• In the upper right corner is a low angle oblique view of the Sunda subduction zone beneath Java, Bali, Lombok, and Sumbawa (from Earth Observatory Singapore). I place a blue star in the general location of today’s earthquake’s epicenter (as for all figures here). The India-Australia plate is subducting northwards beneath the Sunda plate (part of the Eurasia plate). I include a blue star in the general location of today’s M 6.9 earthquake (as in other inset figures).
  • In the upper left corner is a plate tectonic map showing the major fault systems, volcanic arc islands, and oceanic plateaus and basins of the region (Darman, 2012). The map shows the Flores thrust extending as far west as Lombok. Compare the complicated tectonics in the eastern portion of this region compared to the western portion of this region.
  • In the lower left corner is a cross section showing earthquake hypocenters (3-D locations) from Darman et a. (2012).
  • To the right of the Darman et al. (2012) map is a figure from Lin and Stein (2004). Their paper discusses changes in static coulomb stress imparted by earthquakes in different configurations. The upper panel is a map view of how a thrust fault earthquake imparts changes in stress in the adjacent crust. Warm colors = increases in stress. Cool colors indicate decreases in stress. The fault in this example is an east-west thrust fault. Note how the region above the fault sees a decrease in stress while the region surrounding the ruptured fault sees an increase in stress. This is probably what is happening in Lombok right now. The 7/28 M 6.4 earthquake likely increased the stress in the adjacent crust, leading to the 8/5 M 6.9 earthquake. This (and the other earthquakes) also led to increased stress in the adjacent crust, probably triggering the M 6.9 earthquake from today. There is no reason to think that this won’t continue to the east or to the west. But we cannot really know if there will be a continued “unzipping” of these Flores thrust related faults. While the historic seismologic records are incredibly short (a century or less), there are no good analogues to this happening in this region (there are in other regions of the Earth).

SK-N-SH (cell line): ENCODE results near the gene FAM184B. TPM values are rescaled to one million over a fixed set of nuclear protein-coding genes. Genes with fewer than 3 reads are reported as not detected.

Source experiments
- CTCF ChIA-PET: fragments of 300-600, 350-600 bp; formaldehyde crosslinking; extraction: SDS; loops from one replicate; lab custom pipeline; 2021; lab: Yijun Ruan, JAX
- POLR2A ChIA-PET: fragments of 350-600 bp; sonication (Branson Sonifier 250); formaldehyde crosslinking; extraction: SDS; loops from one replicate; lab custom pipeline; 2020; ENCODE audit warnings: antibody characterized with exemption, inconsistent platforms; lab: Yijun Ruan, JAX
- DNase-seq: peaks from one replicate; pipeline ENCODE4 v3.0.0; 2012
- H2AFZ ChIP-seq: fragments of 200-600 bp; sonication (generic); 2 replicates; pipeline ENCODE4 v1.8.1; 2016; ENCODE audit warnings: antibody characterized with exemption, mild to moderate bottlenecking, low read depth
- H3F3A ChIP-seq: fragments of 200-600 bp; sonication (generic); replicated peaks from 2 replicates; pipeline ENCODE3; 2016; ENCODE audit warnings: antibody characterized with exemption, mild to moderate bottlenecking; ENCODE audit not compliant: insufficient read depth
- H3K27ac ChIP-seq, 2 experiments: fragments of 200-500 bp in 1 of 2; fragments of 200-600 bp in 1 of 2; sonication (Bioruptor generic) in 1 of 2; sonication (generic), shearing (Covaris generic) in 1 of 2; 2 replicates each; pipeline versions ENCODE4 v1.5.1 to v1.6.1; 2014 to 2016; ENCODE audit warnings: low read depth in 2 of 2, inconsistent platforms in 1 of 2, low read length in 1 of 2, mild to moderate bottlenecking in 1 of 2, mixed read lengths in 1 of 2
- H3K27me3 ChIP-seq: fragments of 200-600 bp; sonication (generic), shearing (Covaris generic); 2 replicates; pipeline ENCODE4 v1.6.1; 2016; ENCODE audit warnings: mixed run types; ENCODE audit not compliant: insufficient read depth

• In the lower right corner is a surface deformation map prepared by Dr. Eric Fielding, from NASA JPL. This map shows the result of modeling surface deformation using interferrometric Radar (InSAR). Basically, using Radar data from time periods before and after an earthquake, one can subtract the two data sets from each other to estimate how much the ground deformed during the earthquake. Note that there is approximately 40 cm of overall deformation from this 8/5 M 6.9 earthquake. Here is the technical definition of what this interferrogram is (from Dr. Fielding): an “interferogram is [a] measurement of displacement in the radar line-of-sight (LOS) direction, not a model. The LOS for this measurement is up and east.”